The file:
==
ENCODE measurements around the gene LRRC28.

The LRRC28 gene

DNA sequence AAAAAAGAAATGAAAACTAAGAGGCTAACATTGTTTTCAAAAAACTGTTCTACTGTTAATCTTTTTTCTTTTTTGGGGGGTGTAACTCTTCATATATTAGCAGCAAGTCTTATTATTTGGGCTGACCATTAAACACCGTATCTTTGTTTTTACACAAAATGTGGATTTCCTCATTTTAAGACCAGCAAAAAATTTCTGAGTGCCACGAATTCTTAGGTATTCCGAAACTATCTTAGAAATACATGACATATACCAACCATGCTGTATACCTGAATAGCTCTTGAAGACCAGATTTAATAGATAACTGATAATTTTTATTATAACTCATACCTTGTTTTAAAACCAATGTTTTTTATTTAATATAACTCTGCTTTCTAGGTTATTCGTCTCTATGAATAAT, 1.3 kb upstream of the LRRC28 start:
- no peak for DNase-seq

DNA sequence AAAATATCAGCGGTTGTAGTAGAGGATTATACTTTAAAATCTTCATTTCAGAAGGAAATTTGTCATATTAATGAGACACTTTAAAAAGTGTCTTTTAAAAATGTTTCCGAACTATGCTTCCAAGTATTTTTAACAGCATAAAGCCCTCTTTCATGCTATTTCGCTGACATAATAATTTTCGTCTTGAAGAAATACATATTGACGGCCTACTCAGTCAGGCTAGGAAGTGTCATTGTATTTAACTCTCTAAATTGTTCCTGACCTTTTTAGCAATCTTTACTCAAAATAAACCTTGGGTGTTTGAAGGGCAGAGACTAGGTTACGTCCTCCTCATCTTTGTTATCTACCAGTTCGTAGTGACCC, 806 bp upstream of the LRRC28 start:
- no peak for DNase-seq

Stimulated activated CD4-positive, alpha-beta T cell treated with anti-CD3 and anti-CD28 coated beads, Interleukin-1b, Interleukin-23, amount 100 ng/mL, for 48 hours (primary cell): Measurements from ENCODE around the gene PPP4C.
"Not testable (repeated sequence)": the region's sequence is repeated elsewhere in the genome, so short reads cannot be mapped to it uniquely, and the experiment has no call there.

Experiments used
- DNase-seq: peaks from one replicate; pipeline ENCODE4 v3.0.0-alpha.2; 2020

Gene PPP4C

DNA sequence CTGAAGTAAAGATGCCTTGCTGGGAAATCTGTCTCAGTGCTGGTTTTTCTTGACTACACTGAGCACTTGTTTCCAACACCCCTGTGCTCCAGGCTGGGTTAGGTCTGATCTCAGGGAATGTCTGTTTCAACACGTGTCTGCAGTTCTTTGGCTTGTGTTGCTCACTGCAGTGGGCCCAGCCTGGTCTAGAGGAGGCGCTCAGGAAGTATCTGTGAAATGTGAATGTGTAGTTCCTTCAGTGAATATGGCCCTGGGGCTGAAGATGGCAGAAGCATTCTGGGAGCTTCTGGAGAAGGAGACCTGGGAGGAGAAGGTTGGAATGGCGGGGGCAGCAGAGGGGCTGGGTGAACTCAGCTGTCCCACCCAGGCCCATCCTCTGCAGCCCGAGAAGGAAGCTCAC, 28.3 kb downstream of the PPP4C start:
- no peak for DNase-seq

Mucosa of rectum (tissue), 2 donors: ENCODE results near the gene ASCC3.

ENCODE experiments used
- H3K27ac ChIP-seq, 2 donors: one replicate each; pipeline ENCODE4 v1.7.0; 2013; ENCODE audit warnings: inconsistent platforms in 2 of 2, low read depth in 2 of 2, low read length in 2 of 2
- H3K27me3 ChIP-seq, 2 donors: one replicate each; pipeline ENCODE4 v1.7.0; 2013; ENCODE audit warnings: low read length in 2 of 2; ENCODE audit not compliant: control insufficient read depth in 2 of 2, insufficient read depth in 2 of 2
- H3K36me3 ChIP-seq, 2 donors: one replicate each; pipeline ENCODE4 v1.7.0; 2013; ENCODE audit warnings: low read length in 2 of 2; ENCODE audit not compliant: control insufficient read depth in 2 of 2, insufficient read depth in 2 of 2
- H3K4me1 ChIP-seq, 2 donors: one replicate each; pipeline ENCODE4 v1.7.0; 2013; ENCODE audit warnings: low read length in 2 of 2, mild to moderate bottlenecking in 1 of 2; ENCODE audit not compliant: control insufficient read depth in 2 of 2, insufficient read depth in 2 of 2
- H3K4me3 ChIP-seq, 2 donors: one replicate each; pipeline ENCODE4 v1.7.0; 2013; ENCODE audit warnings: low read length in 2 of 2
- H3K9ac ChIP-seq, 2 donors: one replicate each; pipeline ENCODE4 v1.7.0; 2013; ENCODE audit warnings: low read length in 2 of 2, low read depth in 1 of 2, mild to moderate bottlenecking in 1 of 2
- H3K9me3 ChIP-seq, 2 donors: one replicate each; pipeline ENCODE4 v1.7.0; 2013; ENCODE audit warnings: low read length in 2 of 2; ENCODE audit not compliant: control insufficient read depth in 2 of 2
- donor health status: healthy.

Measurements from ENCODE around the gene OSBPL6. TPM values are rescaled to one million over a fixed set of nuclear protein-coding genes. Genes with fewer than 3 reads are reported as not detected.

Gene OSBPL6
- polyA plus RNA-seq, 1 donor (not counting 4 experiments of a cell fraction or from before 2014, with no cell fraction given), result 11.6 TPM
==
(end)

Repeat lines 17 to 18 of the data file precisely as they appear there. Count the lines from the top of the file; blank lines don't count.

- H3K27me3 ChIP-seq, 2 donors: one replicate each; pipeline ENCODE4 v1.7.0; 2013; ENCODE audit warnings: low read length in 2 of 2; ENCODE audit not compliant: control insufficient read depth in 2 of 2, insufficient read depth in 2 of 2
- H3K36me3 ChIP-seq, 2 donors: one replicate each; pipeline ENCODE4 v1.7.0; 2013; ENCODE audit warnings: low read length in 2 of 2; ENCODE audit not compliant: control insufficient read depth in 2 of 2, insufficient read depth in 2 of 2